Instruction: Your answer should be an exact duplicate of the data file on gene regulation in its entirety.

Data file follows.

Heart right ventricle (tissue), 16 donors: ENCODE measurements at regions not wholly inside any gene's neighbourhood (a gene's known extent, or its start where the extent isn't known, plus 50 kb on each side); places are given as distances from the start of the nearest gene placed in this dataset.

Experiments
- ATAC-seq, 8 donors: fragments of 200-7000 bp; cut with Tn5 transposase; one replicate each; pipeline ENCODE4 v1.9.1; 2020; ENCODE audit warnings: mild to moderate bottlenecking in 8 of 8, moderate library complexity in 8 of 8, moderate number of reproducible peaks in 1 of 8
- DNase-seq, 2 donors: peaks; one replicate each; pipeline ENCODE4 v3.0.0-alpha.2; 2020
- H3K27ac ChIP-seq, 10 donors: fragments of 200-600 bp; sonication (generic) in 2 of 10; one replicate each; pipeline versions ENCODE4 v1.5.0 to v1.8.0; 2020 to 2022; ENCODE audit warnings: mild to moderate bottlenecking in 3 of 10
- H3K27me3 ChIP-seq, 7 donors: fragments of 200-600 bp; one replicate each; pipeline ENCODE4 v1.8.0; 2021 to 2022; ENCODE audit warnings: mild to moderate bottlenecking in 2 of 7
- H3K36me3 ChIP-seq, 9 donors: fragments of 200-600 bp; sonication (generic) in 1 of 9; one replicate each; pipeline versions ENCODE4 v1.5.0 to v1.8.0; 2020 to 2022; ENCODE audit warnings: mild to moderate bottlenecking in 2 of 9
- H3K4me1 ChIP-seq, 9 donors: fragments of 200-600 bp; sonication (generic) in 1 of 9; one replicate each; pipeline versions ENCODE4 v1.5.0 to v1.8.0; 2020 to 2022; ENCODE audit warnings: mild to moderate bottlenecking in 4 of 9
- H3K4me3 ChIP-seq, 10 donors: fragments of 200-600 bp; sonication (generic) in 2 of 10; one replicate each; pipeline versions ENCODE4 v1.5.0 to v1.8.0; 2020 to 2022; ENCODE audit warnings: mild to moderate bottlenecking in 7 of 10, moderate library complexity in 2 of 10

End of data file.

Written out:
Heart right ventricle (tissue), 16 donors: ENCODE measurements at regions not wholly inside any gene's neighbourhood (a gene's known extent, or its start where the extent isn't known, plus 50 kb on each side); places are given as distances from the start of the nearest gene placed in this dataset.

Experiments
- ATAC-seq, 8 donors: fragments of 200-7000 bp; cut with Tn5 transposase; one replicate each; pipeline ENCODE4 v1.9.1; 2020; ENCODE audit warnings: mild to moderate bottlenecking in 8 of 8, moderate library complexity in 8 of 8, moderate number of reproducible peaks in 1 of 8
- DNase-seq, 2 donors: peaks; one replicate each; pipeline ENCODE4 v3.0.0-alpha.2; 2020
- H3K27ac ChIP-seq, 10 donors: fragments of 200-600 bp; sonication (generic) in 2 of 10; one replicate each; pipeline versions ENCODE4 v1.5.0 to v1.8.0; 2020 to 2022; ENCODE audit warnings: mild to moderate bottlenecking in 3 of 10
- H3K27me3 ChIP-seq, 7 donors: fragments of 200-600 bp; one replicate each; pipeline ENCODE4 v1.8.0; 2021 to 2022; ENCODE audit warnings: mild to moderate bottlenecking in 2 of 7
- H3K36me3 ChIP-seq, 9 donors: fragments of 200-600 bp; sonication (generic) in 1 of 9; one replicate each; pipeline versions ENCODE4 v1.5.0 to v1.8.0; 2020 to 2022; ENCODE audit warnings: mild to moderate bottlenecking in 2 of 9
- H3K4me1 ChIP-seq, 9 donors: fragments of 200-600 bp; sonication (generic) in 1 of 9; one replicate each; pipeline versions ENCODE4 v1.5.0 to v1.8.0; 2020 to 2022; ENCODE audit warnings: mild to moderate bottlenecking in 4 of 9
- H3K4me3 ChIP-seq, 10 donors: fragments of 200-600 bp; sonication (generic) in 2 of 10; one replicate each; pipeline versions ENCODE4 v1.5.0 to v1.8.0; 2020 to 2022; ENCODE audit warnings: mild to moderate bottlenecking in 7 of 10, moderate library complexity in 2 of 10